Global value chains and the Bank's response
A value chain, or sector, is a set of products (goods or services) and producers combining to serve a market or even the world market. "Nowadays, growth should be translated into transformation; that is, it should not be merely a growth in GDP, but a transformation of our economies to create jobs, climb the value chain and integrate international trade," says Donald Kaberuka, President of the African Development Bank (AfDB).
According to the AfDB 2013 Annual Report, global value chains (GVCs) are an important, dynamic platform Africa could use for its industrialisation and beneficial integration into the world economy. According to this concept, it is more profitable to be a link in the production chain than to control its entire process.
Nevertheless, the document, which was published on the occasion of the Bank’s Annual Meetings in Kigali (May 19-23, 2014), says countries should analyse the costs and benefits of GVCs to avoid becoming trapped in low productivity value chains or suffering environmental degradation. GVCs could also undermine regional trade agreements.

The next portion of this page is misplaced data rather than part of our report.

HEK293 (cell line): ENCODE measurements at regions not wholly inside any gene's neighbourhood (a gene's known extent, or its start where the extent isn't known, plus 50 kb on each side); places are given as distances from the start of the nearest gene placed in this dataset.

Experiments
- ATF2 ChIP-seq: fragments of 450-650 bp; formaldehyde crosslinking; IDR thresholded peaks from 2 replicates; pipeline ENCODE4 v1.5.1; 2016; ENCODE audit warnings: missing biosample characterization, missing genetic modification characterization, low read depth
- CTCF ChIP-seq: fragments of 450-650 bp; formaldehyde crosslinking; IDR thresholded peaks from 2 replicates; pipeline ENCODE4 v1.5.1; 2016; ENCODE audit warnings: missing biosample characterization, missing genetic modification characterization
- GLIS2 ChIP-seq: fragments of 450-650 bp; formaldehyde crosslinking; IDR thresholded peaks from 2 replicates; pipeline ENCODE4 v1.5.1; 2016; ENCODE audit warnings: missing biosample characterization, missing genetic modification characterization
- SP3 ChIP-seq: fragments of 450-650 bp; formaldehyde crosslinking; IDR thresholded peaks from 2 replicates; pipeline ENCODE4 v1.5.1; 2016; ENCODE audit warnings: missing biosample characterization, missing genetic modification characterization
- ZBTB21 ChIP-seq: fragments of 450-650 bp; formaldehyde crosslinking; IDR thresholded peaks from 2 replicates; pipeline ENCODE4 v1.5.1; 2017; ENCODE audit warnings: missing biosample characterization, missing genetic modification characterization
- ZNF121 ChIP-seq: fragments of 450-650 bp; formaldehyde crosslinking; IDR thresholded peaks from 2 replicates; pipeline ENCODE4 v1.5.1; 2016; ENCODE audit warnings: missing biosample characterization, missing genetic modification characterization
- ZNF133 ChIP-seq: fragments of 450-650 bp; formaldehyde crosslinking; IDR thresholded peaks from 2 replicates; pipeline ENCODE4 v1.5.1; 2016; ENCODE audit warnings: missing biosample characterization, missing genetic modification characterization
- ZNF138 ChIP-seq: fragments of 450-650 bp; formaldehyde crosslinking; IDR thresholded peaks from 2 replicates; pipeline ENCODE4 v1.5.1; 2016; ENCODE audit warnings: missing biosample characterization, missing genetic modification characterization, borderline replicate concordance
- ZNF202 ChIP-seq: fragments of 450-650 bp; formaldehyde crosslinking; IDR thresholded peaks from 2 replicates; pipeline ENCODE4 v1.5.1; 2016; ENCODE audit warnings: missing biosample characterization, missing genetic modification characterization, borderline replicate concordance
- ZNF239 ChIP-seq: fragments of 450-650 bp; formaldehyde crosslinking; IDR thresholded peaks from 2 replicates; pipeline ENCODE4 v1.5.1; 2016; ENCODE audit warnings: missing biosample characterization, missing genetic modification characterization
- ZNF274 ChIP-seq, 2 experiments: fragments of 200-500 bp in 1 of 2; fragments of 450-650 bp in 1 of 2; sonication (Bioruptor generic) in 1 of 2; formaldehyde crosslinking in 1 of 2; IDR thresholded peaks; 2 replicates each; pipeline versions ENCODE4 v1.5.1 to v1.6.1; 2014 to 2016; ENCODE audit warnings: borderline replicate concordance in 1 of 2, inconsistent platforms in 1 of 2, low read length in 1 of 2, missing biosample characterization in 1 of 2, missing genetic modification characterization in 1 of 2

To industrialise the continent and diversify its economy, success will require an innovative, far-sighted approach which takes full advantage of Africa's enormous natural resources, of the youth of its population and of a middle class that is growing in power. At the operational level, the Bank has carried out a number of projects and activities in agriculture, transport and ICT with implications for GVCs.
The Bank’s Ten-Year Strategy for 2013-2022 stresses the importance of GVCs for Africa's integration into the global economy. Policies and strategies for the private sector, regional integration, agriculture and human development are all moving in the same direction.
Recent examples of the Bank's private sector operations with considerable potential for stimulating GVCs include its support for Nigeria's manufacturing and agro-industrial sectors, its trade financing programme to a value of US $1 billion set up in 2013, and its loans for transport and energy projects in East Africa and southern Africa. The Bank has also undertaken studies and other knowledge-based activities focused on GVCs.